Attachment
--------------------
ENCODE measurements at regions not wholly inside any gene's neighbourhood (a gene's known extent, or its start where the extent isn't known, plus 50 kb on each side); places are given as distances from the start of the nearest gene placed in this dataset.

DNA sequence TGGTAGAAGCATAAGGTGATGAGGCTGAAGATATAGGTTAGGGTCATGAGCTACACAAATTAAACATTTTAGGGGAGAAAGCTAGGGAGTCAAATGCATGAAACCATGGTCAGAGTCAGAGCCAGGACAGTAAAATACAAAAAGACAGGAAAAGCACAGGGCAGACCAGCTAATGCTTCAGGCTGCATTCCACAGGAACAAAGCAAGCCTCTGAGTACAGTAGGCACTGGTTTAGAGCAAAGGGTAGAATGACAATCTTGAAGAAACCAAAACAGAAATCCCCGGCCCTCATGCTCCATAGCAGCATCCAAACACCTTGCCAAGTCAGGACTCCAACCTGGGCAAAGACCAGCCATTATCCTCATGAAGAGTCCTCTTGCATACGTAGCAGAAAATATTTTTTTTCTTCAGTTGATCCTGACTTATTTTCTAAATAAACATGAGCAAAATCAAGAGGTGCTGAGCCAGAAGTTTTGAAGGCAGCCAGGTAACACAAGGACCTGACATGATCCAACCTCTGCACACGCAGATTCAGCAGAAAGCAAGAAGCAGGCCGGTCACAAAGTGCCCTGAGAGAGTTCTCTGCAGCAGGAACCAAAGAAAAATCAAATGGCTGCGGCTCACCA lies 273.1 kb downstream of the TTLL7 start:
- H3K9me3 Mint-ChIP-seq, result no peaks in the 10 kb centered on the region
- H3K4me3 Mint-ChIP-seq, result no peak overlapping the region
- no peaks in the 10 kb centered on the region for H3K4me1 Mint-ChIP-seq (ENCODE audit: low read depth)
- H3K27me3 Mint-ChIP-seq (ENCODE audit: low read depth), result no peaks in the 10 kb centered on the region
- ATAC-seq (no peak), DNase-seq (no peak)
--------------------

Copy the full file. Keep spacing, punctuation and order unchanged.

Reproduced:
ENCODE measurements at regions not wholly inside any gene's neighbourhood (a gene's known extent, or its start where the extent isn't known, plus 50 kb on each side); places are given as distances from the start of the nearest gene placed in this dataset.

DNA sequence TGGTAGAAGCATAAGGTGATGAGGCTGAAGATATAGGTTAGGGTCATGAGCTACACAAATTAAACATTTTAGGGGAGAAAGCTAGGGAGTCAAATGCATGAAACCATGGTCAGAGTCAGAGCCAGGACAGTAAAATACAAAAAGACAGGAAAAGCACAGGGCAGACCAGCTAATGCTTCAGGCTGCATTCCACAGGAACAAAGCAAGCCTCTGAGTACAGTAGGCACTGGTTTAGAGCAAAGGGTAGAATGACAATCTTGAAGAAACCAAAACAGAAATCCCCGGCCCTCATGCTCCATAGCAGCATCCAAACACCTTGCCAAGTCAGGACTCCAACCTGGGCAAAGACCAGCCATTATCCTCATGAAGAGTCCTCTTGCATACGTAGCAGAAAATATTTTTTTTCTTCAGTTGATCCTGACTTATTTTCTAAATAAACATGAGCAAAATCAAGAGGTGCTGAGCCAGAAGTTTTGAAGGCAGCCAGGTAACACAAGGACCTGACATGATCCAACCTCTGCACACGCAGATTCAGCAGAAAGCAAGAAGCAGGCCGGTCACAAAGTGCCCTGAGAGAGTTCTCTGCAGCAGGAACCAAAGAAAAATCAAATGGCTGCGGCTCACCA lies 273.1 kb downstream of the TTLL7 start:
- H3K9me3 Mint-ChIP-seq, result no peaks in the 10 kb centered on the region
- H3K4me3 Mint-ChIP-seq, result no peak overlapping the region
- no peaks in the 10 kb centered on the region for H3K4me1 Mint-ChIP-seq (ENCODE audit: low read depth)
- H3K27me3 Mint-ChIP-seq (ENCODE audit: low read depth), result no peaks in the 10 kb centered on the region
- ATAC-seq (no peak), DNase-seq (no peak)